Tuesday, January 22, 2008

CA Pedigree: Going to '11?

In my opinion, a postponement of California’s e-pedigree requirements to 2011 is now inevitable since the Board of Pharmacy has recently received sufficient evidence to justify a delay.

The California Board of Pharmacy’s Enforcement Committee meets on Wednesday. While e-pedigree is not on the official agenda, the Board has recently received a wave of requests for delaying implementation until 2011. However, I suspect that the Board will postpone their decision until later in 2008 so as to keep the pressure on the industry.


Under California law, the Board has the ability to delay implementation of e-pedigree requirements until 2011 if the board determines that “manufacturers or wholesalers require additional time to implement electronic technology to track the distribution of drugs within the state.” According to the December 5 Report of the Work Group on E-pedigree, a decision to delay must be “based on facts, not statements, and the data must demonstrate that a delay would be in the public interest.”

As a result, an Implementation Submission Statement Template was developed to collect information about e-pedigree progress. And guess what? The Board received 42 responses regarding the industry’s readiness to implement e-pedigree by January 1, 2009.

I found 35 responses online in Letters Regarding Readiness to Implement E-Pedigree (Part 1) and Letters Regarding Readiness to Implement E-Pedigree (Part 2). Warning: These are BIG files -- 282 pages totaling 55 MB.

Here’s a brief rundown of the 35 responses in these files:

  • Manufacturers: 24 of 26 letters specifically requested a delay until at least 2011.

  • Wholesalers: 2 of 2 letters requested a delay until 2011.

  • Pharmacies: 4 of 5 letters requested a delay until at least 2011. The fifth submission was from Wal-Mart and simply listed their serialization requirements for suppliers as of November 9, 2007.
(Note that I combined companies and their trade associations. Thus, PhRMA is counted with manufacturers, HDMA is counted with wholesalers, etc.)

The remaining two letters were from suppliers:

  • Catalent, the contract packaging company spun off from Cardinal Health (CAH), argued for a phased approach in 2009 instead of a delay to 2011.

  • BA Systems, a provider of RFID technology, recommended a delay to 2010 rather than 2011.
The 35 submissions provide specific facts and data about implementation activities and the intentions of individual companies.

How much more clear could this be? The answer is none. None more clear.


In my opinion, the Board now has sufficient evidence to justify a delay. There are also many sound reasons why enforcing the arbitrary 2009 deadline would be harmful to patient safety. Taken together, the responses cited explain these reasons very thoroughly.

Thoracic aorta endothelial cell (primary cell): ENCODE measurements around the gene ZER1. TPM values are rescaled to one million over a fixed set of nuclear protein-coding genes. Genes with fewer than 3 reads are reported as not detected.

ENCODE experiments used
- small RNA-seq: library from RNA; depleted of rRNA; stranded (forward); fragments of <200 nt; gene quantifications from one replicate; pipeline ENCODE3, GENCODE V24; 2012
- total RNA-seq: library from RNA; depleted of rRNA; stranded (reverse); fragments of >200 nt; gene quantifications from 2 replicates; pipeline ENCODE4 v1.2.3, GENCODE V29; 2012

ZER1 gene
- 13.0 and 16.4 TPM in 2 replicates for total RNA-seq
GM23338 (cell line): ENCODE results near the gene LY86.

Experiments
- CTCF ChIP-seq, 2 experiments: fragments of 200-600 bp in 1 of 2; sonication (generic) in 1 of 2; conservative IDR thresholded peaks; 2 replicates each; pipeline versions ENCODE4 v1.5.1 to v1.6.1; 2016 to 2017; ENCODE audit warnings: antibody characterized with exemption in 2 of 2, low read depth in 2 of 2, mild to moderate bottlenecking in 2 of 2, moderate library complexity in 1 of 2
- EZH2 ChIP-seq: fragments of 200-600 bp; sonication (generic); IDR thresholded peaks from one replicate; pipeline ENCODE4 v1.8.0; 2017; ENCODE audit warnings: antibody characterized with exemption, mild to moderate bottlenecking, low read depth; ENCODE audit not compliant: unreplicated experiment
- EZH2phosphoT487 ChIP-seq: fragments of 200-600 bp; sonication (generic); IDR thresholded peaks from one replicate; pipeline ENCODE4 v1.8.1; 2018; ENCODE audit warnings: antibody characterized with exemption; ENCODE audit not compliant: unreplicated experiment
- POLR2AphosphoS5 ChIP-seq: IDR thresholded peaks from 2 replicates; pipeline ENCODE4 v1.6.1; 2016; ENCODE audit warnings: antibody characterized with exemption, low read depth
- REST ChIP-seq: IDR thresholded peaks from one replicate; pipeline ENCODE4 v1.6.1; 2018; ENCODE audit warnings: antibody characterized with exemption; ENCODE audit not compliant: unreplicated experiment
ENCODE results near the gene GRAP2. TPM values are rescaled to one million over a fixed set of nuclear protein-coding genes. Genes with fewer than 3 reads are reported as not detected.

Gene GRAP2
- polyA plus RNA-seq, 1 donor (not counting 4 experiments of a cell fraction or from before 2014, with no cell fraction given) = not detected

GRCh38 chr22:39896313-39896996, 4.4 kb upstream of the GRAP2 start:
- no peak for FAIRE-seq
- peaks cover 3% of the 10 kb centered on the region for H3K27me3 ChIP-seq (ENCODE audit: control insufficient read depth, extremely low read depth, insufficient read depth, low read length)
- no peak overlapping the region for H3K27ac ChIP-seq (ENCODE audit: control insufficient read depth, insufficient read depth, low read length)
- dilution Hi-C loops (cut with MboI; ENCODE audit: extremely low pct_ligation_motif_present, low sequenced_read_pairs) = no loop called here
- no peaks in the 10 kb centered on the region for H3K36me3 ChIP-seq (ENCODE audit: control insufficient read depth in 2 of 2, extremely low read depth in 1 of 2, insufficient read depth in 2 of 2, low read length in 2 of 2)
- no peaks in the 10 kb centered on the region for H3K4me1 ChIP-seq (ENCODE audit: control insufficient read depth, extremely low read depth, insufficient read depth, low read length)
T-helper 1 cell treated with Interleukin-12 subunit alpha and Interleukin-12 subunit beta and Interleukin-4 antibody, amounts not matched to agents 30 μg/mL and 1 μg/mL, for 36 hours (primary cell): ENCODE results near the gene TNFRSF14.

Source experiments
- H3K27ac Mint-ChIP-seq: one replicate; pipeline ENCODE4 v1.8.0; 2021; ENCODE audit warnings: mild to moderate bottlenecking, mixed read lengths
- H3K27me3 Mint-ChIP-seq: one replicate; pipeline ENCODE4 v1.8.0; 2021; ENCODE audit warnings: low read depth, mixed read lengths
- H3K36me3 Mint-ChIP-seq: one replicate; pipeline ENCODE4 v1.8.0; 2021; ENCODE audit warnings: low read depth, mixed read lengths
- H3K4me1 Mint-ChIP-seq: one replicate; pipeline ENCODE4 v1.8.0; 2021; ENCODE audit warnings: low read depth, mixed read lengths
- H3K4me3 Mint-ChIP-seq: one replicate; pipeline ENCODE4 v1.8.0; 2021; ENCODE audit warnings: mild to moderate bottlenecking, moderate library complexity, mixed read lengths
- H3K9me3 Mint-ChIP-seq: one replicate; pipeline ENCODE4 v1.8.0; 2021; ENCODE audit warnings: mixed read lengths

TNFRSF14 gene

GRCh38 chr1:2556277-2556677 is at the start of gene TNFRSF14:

As a negotiating tactic, the Board may choose to keep everyone guessing until late 2008, although posturing for an unrealistic deadline doesn’t sound to me like a very sensible way to ensure patient safety. (I also like the risk-based approach that I discuss in California Dreamin'.)

So, is this the end of the “delay to 2011” discussion? Probably not, so it’s worthwhile to remember the words of supply chain security guru David St. Hubbins, who said:

“Well, I don't really think that the end can be assessed as of itself as being the end because what does the end feel like? It's like saying when you try to extrapolate the end of the universe, you say, if the universe is indeed infinite, then how - what does that mean? How far is all the way, and then if it stops, what's stopping it, and what's behind what's stopping it? So, what's the end, you know, is my question to you.”

I agree completely.


P.S. If you are like my wife and don't recognize the blokes in the photo above, read this.


  1. LOL! Tap Rules!!!

    Seriously, thanks for the update.

  2. The deadline appears ready to 'spontaneously combust', just like the last Spinal Tap drummer (whom you so keenly left out of your picture) (!).

  3. A lot of fun emails this morning -- there are a lot of other Spinal Tap fans out there in the pharma supply chain.

    They obviously realize that a 2011 deadline will be one louder.



  4. Seriously, the comparison of this situation to a Spinal Tap incident is entirely appropriate. It is as if Nigel and Derrick are running the Board of Pharmacy. Trying to implement an e-pedigree/serialization solution without any regulations or official standards is the equivalent of designing a Stonehenge monument stage set on a napkin. You know it ain't gonna work the way it is intended.

  5. Pharmaceutical Commerce magazine posted some additional information: Buckle your seatbelts: It’s California Pedigree Week!


  6. Let's hope that the CA BOP realizes it's newest requirements can be summed up in one short review: S#@t Sandwich.

    Anyone who can break up my Regulatory duties any amount of Tap is my hero.

    Thank you.